Electrodes Could Replace Drug-coated Stents Sometime

Electrodes Could Replace Drug-coated Stents Sometime
At a time when drug-coated stents are losing popularity following concerns over safety issues, the Cleveland Clinic in US is exploring the possibility of using electrodes instead.
While the drug-coated stents adopt a biological approach, releasing medicine as they do gradually to prevent reclogging of arteries after angioplasty, the new method is touted as a neurological approach.

Coronary angioplasty is a medical procedure in which a balloon is used to open a blockage in a coronary (heart) artery narrowed by atherosclerosis. This procedure improves blood flow to the heart. Atherosclerosis is a condition in which a material called plaque builds up on the inner walls of the arteries. It is after angioplasty drug-coated stents are put in place in order toprevent reclogging of the cleared arteries.

Dr. Ali Rezai, director of Cleveland Clinic's Neurological Restoration department, said electrodes could supplant drugs embedded on the stents. Electricity is delivered to the site directly in order to activate or shut down nerves surrounding the arteries and thus regulate the function of the blood vessels.

"We're really starting to marry the fields of neuromodulation, cardiology and cardiovascular medicine," Rezai said in an interview. He also felt the new effort would be far safer.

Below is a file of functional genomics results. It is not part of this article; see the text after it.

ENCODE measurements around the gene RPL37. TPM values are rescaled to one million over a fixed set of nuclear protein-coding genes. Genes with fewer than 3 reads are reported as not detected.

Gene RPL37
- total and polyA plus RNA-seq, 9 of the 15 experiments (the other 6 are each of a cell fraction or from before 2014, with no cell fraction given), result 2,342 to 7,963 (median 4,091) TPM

The Cleveland clinic’s experiments cannot have come at a better time, it is felt. For research has indicated that drug-coated stents slightly raises the risk of life-threatening blood clots months or years after they're implanted, unless people stay on an anti-clotting drug.

Because of that risk, a Food and Drug Administration advisory panel in December warned against "off-label" uses — cases in which the devices are implanted in higher-risk patients whose heart conditions don't meet criteria the FDA set in approving the stents. Such uses, done at the discretion of individual physicians, had accounted for about 60 percent of drug-coated stent procedures.

In March this year, a study questioned whether stents are more effective than less-costly drug therapy for treating patients who don't face an imminent heart attack risk. Now, many doctors are opting against off-label use until more is known about the risks. Some are choosing bare-metal stents for certain patients, or relying on drugs alone or bypass surgery.

It is in such a backdrop, the Cleveland approach is gaining wider attention.

"Electrodes may prevent the clotting and it may affect the nerves overlying the blood vessels and make it more resistant to clotting," Dr.Rezai said.

"We've already demonstrated in animals that the nerves surrounding the vessels can be affected. Human studies are about two years out," he said, adding that a product could potentially be on the market within five years.

Rezai noted that using electricity to affect nerve function can be applied to treat many diseases.

"Every single organ has input from the nervous system. The more we can understand how the nerves affect the organ function, the more we can use the technology to regulate the nerves."


Latest General Health News
View All

open close